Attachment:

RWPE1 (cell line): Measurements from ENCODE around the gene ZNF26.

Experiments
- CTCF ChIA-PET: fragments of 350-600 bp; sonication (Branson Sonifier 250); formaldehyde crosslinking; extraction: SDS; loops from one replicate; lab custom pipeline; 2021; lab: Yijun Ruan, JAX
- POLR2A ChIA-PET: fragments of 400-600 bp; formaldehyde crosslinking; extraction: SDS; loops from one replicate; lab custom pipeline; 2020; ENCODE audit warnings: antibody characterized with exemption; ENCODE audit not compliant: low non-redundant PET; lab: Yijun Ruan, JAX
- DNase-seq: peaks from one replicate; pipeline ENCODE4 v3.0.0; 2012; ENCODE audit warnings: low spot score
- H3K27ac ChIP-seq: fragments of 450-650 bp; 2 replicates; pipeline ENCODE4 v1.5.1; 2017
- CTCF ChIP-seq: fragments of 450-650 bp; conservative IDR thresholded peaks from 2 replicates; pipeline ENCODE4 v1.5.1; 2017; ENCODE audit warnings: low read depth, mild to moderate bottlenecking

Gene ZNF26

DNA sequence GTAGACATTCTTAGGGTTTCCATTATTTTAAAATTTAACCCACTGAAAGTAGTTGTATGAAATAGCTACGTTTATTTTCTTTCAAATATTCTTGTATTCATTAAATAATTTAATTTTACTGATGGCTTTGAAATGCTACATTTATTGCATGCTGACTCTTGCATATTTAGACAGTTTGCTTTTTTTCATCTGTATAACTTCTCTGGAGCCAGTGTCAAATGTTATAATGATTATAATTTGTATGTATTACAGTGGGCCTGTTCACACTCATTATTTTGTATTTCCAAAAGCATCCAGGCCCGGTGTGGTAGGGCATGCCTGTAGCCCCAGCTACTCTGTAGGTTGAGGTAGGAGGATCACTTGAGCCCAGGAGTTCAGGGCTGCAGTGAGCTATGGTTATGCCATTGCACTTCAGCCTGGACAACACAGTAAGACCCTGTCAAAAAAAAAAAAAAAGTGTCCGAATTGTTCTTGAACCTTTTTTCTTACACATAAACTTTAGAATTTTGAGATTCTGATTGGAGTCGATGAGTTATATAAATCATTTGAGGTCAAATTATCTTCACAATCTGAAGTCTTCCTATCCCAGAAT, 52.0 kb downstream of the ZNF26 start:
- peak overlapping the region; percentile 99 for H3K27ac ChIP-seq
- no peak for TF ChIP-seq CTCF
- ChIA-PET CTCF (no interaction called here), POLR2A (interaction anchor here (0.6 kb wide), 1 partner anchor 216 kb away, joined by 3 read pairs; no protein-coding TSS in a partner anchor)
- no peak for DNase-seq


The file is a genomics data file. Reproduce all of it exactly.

RWPE1 (cell line): Measurements from ENCODE around the gene ZNF26.

Experiments
- CTCF ChIA-PET: fragments of 350-600 bp; sonication (Branson Sonifier 250); formaldehyde crosslinking; extraction: SDS; loops from one replicate; lab custom pipeline; 2021; lab: Yijun Ruan, JAX
- POLR2A ChIA-PET: fragments of 400-600 bp; formaldehyde crosslinking; extraction: SDS; loops from one replicate; lab custom pipeline; 2020; ENCODE audit warnings: antibody characterized with exemption; ENCODE audit not compliant: low non-redundant PET; lab: Yijun Ruan, JAX
- DNase-seq: peaks from one replicate; pipeline ENCODE4 v3.0.0; 2012; ENCODE audit warnings: low spot score
- H3K27ac ChIP-seq: fragments of 450-650 bp; 2 replicates; pipeline ENCODE4 v1.5.1; 2017
- CTCF ChIP-seq: fragments of 450-650 bp; conservative IDR thresholded peaks from 2 replicates; pipeline ENCODE4 v1.5.1; 2017; ENCODE audit warnings: low read depth, mild to moderate bottlenecking

Gene ZNF26

DNA sequence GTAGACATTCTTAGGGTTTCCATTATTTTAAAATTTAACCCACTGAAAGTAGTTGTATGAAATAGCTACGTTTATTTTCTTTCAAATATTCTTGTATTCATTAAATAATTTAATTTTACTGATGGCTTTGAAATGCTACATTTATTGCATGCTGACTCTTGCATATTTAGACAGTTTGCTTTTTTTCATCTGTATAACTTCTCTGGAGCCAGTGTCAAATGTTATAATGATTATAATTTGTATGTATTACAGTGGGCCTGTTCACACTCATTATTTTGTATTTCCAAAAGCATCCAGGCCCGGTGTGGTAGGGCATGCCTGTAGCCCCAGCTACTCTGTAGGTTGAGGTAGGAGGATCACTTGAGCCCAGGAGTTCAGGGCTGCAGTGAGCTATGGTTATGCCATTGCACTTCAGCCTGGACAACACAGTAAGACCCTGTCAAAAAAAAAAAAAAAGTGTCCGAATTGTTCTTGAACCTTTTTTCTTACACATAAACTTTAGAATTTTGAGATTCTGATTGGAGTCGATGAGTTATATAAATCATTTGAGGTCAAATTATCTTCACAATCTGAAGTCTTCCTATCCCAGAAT, 52.0 kb downstream of the ZNF26 start:
- peak overlapping the region; percentile 99 for H3K27ac ChIP-seq
- no peak for TF ChIP-seq CTCF
- ChIA-PET CTCF (no interaction called here), POLR2A (interaction anchor here (0.6 kb wide), 1 partner anchor 216 kb away, joined by 3 read pairs; no protein-coding TSS in a partner anchor)
- no peak for DNase-seq